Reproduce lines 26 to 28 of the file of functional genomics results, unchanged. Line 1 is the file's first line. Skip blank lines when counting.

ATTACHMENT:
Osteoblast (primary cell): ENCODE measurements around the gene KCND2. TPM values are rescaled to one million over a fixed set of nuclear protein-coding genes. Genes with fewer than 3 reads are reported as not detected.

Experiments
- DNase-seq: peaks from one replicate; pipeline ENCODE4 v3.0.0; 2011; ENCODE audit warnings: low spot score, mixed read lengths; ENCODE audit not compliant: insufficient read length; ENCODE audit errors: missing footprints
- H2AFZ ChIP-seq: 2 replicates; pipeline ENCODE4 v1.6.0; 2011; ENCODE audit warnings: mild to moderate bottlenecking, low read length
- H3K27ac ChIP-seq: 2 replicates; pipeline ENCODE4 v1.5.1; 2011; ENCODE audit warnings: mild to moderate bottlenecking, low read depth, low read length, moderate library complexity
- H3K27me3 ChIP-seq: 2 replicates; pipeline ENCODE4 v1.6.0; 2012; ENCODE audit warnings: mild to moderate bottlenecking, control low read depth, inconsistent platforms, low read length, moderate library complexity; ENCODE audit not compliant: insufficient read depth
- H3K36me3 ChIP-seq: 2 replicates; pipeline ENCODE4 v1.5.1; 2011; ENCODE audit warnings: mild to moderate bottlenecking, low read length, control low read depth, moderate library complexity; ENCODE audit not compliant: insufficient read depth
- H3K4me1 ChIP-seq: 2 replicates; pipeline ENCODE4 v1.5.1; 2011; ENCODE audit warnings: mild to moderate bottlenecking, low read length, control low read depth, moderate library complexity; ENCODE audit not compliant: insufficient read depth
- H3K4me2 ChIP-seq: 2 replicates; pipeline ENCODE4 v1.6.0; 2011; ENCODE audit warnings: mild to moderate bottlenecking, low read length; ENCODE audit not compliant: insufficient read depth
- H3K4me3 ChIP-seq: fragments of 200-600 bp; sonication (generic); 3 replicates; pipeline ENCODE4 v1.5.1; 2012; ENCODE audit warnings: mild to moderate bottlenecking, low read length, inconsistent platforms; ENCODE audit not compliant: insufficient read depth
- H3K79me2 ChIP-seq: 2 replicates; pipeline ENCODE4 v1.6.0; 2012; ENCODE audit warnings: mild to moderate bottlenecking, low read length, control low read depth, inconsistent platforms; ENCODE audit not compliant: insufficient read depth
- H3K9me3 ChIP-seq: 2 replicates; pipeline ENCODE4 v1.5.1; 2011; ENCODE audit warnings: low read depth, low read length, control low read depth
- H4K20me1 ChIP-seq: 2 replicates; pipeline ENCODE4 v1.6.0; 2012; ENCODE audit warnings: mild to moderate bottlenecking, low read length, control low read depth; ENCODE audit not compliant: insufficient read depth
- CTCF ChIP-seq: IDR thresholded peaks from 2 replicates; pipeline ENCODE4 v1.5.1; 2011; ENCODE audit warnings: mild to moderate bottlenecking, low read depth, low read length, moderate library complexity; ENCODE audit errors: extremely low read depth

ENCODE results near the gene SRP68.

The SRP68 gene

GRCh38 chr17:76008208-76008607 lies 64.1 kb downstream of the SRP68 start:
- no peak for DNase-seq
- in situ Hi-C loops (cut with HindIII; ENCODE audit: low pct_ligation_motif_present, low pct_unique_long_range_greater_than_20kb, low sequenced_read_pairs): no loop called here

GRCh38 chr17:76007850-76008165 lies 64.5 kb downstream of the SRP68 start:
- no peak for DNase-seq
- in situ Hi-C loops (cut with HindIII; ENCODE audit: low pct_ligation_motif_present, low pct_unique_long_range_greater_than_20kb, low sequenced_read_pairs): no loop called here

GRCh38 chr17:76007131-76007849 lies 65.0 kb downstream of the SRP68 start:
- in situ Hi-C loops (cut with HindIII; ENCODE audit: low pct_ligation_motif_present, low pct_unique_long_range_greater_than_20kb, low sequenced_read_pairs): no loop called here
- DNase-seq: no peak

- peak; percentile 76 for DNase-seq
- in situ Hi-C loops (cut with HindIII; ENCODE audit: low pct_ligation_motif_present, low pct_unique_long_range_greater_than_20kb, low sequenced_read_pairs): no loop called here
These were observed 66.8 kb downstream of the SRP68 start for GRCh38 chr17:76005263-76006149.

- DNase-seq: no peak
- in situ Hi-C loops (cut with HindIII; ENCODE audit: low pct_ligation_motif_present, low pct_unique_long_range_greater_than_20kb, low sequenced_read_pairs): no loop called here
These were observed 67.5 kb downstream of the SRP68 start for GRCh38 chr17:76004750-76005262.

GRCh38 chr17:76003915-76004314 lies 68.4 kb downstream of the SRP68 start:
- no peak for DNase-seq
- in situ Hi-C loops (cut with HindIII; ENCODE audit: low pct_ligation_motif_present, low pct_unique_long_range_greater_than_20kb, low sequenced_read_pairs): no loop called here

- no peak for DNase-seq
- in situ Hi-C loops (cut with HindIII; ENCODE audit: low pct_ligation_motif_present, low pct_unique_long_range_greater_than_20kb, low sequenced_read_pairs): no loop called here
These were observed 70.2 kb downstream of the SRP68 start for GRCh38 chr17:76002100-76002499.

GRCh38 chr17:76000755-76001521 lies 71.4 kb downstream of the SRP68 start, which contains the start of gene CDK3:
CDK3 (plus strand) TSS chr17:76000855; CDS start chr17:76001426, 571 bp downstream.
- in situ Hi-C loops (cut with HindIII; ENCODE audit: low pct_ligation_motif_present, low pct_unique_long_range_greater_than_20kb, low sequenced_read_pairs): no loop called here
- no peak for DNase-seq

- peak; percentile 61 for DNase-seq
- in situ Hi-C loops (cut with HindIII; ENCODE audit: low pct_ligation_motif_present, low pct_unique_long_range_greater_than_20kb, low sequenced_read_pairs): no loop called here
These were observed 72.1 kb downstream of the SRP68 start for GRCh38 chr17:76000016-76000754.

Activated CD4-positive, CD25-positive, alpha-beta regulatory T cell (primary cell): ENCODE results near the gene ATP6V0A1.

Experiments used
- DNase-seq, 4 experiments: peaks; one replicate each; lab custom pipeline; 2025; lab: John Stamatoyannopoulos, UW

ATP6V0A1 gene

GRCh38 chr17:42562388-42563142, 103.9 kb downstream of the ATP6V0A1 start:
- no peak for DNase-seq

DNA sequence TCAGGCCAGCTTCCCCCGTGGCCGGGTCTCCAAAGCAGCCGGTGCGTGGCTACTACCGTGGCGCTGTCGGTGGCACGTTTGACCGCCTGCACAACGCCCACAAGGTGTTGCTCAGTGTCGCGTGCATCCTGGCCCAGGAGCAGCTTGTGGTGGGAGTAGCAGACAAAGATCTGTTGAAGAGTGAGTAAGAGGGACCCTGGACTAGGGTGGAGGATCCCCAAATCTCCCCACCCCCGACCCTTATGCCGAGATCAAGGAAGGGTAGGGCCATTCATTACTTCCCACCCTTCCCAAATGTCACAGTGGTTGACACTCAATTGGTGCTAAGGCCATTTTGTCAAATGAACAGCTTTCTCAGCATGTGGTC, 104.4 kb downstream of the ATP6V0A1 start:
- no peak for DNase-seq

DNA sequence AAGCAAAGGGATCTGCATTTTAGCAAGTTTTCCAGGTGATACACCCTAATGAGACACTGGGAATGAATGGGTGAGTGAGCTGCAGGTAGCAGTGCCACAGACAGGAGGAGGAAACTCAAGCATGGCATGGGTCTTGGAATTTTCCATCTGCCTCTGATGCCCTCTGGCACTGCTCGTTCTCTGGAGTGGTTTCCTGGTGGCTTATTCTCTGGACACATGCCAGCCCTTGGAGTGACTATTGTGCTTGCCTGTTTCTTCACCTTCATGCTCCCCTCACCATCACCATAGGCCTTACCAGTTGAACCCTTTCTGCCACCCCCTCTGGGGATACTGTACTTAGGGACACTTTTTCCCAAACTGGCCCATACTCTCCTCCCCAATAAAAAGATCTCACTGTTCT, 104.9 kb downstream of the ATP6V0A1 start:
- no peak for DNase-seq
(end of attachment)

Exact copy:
- peak; percentile 76 for DNase-seq
- in situ Hi-C loops (cut with HindIII; ENCODE audit: low pct_ligation_motif_present, low pct_unique_long_range_greater_than_20kb, low sequenced_read_pairs): no loop called here
These were observed 66.8 kb downstream of the SRP68 start for GRCh38 chr17:76005263-76006149.